Marvin Olasky

 THE WHITE HOUSE -- Battered but not beaten, President Bush met with several journalists here on Wednesday and said terrorists "want to sow fear so that we'll withdraw. I will not yield to them, to their blackmail, to their murders ..."

 The "I" was not an anomaly. George W. Bush, taught to identify that one-letter word with ego, infrequently used it in small groups while governor of Texas and during 2001. After 40 months in the Oval Office, though, he is sure about his presidential role and willing to assert it. "The job of the president is to help cultures change," he said. "I can be a voice of cultural change."

 He wants to influence domestic culture. He spoke, as he has before, of his opposition to abortion and his desire to "promote a culture of life, (with) every child welcomed to life and protected by law." He spoke, as he has done recently, about his commitment to a constitutional amendment defining marriage as between a man and a woman, but -- as with abortion -- cast himself in a supporting role: "People have to speak. ... I'll be glad to lend my voice." Asked about the extent of the popular outcry so far, he said, "I'm not sure people understand the issue," and he seemed inclined to fold the marriage question into one of judicial overreach: "I don't want this decided by judges. It's too big an issue."

 President Bush also wants to influence Iraqi culture: Iraqis "haven't developed the habits of free people yet." But he believes they will, because "freedom is the Almighty's gift to every person in the world." He has aides researching statements of doubt made after World War II concerning the ability of the Japanese to develop a democracy, since they also had non-Western religious and political traditions

 Asked if something inherently evil in Islam makes the process of peacemaking difficult, the president specified that he was condemning radicals with "a deep desire to spread an ideology that is anti-woman, anti-free thought, anti-art and science."

 Is their religion at fault? "They conveniently use religion to kill. The religion I know is not one that encourages killing." Asked again about the nature of Islam, he smiled and said, "You're trying to lure me down a road ... where I'm incapable of winning the debate." Then he stated emphatically that our enemies "have a perverted view of what religions should be. ... These are people who will kill at the drop of a hat, and they'll kill anybody. That's not, at least, my view of religion."

 He says all this in his intensely personal way. Some politicians orate: The late Barbara Jordan, for example, spoke to one person sitting across a desk from her the way she spoke to an entire Democratic convention, shaping each sentence as if it would soon be etched in marble. But George W. Bush converses: He knows what he wants to say, but he still utters a phrase and stops, looking for a head-nod or a smile of agreement.

 So his "I" sounds not arrogant but self-consciously aware. He said, when asked about how he expresses his Christian faith, "I have a fantastic opportunity to let the light shine," but immediately followed that with a caveat: "I will do so, however, as a secular politician. ... My job is not to promote a religion but to promote the ability of people to worship as they see fit."

 In that sense, he is ready to talk about what sustains him as president. His wife: "My marriage is really good." His own prayer: "I pray all the time. You don't need a chapel to pray ... I just do." The prayer of others: When he shakes hands on the campaign trail, "every other person or every third person says, ?My family prays for you.'" His reading: "I read Oswald Chambers every morning. ... If you can figure out everything he's saying, then you have a depth of understanding of the gospel beyond the emotional."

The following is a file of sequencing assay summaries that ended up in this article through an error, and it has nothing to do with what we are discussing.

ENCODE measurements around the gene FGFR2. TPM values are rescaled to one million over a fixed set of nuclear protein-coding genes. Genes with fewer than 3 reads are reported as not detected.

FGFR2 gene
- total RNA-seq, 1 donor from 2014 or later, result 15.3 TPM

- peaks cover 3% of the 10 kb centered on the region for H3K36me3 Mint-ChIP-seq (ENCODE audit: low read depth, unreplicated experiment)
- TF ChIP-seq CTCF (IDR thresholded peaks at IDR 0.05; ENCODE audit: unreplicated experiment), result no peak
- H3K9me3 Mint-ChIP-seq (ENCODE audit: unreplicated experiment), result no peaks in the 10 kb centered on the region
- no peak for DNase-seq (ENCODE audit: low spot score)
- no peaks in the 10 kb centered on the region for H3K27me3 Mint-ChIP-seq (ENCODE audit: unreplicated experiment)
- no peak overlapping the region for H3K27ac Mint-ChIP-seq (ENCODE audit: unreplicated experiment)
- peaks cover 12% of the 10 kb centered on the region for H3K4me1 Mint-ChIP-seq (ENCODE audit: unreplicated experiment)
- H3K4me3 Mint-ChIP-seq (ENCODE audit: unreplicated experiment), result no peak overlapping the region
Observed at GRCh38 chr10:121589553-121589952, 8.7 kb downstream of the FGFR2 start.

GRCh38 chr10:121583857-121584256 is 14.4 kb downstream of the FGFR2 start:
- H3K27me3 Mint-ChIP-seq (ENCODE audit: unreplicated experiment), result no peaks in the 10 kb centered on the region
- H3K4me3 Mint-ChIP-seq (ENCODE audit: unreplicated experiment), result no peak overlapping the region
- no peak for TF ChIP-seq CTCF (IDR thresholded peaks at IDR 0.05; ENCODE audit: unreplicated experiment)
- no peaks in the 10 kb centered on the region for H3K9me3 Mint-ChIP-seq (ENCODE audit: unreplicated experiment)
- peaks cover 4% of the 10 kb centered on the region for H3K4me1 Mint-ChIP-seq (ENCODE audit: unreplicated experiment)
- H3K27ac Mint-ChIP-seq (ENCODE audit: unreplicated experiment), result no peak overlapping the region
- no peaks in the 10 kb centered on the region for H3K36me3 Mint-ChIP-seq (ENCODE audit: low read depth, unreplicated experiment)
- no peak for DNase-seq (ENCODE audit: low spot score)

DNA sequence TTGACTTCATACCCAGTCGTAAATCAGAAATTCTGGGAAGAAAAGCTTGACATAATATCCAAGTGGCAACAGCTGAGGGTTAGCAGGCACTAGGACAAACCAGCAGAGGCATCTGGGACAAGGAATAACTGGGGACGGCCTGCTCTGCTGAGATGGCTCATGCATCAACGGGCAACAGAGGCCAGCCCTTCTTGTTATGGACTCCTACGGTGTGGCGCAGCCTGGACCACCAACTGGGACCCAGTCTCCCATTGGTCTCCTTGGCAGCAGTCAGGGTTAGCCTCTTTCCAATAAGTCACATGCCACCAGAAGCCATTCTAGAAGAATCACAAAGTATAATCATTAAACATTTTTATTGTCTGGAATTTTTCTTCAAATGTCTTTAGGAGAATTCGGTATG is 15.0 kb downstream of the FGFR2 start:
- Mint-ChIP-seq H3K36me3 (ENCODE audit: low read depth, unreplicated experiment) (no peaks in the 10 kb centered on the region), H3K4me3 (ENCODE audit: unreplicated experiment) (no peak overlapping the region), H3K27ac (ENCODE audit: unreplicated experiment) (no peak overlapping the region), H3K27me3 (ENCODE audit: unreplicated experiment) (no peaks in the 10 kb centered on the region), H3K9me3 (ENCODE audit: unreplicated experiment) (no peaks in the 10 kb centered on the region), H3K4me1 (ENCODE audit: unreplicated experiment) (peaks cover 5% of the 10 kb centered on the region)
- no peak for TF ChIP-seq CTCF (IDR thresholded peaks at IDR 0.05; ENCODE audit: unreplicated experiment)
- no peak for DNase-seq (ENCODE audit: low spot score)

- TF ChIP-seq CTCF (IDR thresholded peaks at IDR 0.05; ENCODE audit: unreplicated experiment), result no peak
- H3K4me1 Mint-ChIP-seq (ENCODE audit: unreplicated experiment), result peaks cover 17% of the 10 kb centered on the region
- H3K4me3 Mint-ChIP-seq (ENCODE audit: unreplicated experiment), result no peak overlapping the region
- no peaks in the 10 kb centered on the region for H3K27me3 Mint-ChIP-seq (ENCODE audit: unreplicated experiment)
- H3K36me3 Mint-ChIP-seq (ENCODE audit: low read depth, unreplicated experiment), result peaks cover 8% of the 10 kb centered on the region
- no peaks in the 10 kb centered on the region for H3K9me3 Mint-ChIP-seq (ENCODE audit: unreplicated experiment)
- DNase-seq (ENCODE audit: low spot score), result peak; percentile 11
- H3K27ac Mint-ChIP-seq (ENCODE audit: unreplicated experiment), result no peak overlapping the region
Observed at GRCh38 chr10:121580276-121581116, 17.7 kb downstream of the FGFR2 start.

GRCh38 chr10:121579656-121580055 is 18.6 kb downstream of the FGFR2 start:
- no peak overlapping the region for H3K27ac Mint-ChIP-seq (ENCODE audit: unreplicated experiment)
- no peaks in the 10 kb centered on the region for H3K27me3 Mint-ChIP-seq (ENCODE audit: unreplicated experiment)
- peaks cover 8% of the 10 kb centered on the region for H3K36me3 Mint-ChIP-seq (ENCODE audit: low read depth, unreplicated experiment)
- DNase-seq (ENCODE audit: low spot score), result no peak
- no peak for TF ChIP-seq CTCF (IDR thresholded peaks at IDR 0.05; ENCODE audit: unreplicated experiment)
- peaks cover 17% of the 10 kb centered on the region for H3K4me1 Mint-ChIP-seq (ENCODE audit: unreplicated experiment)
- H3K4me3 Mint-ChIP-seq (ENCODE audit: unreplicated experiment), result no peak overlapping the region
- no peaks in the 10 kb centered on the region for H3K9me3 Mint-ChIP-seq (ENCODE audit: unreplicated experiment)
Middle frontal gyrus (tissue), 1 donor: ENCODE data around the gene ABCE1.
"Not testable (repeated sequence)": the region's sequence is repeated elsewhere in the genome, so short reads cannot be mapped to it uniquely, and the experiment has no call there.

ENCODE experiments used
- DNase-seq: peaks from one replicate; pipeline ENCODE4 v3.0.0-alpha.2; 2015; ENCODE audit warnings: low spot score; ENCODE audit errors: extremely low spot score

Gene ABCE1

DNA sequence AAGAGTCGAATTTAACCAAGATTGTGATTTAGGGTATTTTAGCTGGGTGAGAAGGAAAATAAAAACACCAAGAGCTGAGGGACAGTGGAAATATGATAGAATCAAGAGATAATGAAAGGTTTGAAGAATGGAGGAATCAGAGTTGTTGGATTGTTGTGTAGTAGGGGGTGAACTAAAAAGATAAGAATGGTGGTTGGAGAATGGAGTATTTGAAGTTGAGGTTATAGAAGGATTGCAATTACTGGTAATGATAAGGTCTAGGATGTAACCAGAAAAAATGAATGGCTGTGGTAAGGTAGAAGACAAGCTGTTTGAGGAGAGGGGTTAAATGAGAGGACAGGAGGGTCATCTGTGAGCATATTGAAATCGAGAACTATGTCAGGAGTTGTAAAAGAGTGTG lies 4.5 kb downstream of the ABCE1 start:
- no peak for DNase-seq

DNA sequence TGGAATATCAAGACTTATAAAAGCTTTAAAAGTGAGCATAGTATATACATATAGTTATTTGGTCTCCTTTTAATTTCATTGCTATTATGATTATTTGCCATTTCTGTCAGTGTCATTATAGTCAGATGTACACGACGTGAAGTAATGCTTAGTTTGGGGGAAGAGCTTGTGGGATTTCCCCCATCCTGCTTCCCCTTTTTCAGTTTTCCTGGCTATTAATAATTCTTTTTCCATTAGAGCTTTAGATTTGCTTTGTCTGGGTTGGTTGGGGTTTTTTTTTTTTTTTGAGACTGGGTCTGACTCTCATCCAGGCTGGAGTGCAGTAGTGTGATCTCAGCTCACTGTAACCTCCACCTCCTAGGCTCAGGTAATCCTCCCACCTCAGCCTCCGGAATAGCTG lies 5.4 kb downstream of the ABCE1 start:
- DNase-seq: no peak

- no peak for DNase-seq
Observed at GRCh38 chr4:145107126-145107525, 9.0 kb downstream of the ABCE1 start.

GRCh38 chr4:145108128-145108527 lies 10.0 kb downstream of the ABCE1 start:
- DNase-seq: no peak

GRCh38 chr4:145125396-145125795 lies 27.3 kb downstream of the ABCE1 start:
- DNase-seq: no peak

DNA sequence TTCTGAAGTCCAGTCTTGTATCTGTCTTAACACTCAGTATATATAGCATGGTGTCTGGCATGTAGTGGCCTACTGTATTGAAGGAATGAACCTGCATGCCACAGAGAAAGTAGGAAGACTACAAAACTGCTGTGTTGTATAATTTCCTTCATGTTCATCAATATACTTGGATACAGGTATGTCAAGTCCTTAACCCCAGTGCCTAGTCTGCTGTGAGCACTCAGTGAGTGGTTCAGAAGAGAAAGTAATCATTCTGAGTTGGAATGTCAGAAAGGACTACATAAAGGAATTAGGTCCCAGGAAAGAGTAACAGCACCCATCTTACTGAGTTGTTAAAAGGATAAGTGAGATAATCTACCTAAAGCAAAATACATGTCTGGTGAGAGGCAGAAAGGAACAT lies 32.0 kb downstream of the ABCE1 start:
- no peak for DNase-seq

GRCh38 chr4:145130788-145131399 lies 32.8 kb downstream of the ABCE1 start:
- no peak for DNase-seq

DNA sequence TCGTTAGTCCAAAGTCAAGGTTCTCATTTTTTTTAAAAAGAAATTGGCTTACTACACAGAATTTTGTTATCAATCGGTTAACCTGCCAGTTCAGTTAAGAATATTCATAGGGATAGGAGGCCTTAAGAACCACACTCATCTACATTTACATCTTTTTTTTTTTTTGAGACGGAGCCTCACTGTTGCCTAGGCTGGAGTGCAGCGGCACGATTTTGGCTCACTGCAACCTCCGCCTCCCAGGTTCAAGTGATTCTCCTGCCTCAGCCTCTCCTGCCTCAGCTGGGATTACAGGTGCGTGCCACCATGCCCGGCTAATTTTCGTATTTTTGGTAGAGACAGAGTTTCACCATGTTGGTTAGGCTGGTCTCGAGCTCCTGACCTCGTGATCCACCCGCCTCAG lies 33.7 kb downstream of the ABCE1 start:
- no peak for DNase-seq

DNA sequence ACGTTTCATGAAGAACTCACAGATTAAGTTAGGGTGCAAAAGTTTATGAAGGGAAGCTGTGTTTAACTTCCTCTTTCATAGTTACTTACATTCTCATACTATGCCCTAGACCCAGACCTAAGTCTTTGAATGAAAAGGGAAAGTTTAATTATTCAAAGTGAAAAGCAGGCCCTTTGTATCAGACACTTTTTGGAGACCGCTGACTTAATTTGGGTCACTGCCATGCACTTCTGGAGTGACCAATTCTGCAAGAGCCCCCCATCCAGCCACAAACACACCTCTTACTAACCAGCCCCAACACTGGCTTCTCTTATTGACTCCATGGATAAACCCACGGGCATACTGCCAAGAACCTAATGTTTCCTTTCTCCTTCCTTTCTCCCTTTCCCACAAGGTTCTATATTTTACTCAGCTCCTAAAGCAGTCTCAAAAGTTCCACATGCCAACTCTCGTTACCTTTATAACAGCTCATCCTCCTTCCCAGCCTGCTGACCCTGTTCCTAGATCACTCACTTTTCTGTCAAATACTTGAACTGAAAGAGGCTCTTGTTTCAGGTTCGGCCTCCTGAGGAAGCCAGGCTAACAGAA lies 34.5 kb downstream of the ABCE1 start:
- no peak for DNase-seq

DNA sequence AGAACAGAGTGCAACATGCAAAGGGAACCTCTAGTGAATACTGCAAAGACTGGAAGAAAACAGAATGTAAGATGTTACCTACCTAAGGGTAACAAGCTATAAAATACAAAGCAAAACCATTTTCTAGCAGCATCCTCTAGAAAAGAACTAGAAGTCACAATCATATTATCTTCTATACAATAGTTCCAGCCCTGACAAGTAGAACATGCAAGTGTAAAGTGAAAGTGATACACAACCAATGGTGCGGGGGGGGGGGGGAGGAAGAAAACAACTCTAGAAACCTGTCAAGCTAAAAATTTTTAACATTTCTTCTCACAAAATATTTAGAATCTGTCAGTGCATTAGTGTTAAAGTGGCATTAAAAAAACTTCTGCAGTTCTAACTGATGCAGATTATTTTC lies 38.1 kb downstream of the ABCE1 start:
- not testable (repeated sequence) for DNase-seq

But President Bush also knows how talking about such matters is suspect, for good reason: "I'm sometimes in a world of fakery, obfuscation (yes, he knows and can use big words), political bank shots, so I'm very mindful of the use of faith in this process." He says he's not concerned about how journalists judge him: "Short-term history will be written by people who didn't particularly want me to be president to begin with." He expresses a deeper concern: You "can't use your faith as a shallow attempt to garner votes. Otherwise, you'll receive the ultimate condemnation."

 One thing that's changed about George W. Bush during his 40 White House months is his short list of presidents he admires. He's still a Reagan and a Lincoln fan, but he now talks more of Lincoln's role as a wartime president. New to his list is Franklin Roosevelt, because of FDR's growing awareness that Hitler had to be stopped: "In the face of another ?ism,' he saw the problems clearly."

 No. 43 is also learning more about No. 1, and particularly George Washington's thinking during the troubled Articles of Confederation period of the 1780s. President Bush uses history to make contemporary practical applications: Americans who expect Iraq to have an elegant constitution in one year's time should look to our own difficult experience.

 The president touched on other subjects -- his hope for improvements in Sudan and in Cuba, his concern for Israel: "We will stand side by side with Israel if anyone tries to annihilate her" -- but came back to what for him is the hardest part of being a war president: "death."

 When visiting the grieving, he said, "part of my job is to comfort ... hug them, laugh with them, cry with them, hold them, do whatever I can." He then said, with his straight-in-the-eyes look: "After most of those encounters, I'm the one who gets inspired. ... You hear amazing statements from the mouths of these grieving souls, inspired by the Almighty."

Marvin Olasky

Marvin Olasky is editor-in-chief of the national news magazine World. For additional commentary by Marvin Olasky, visit
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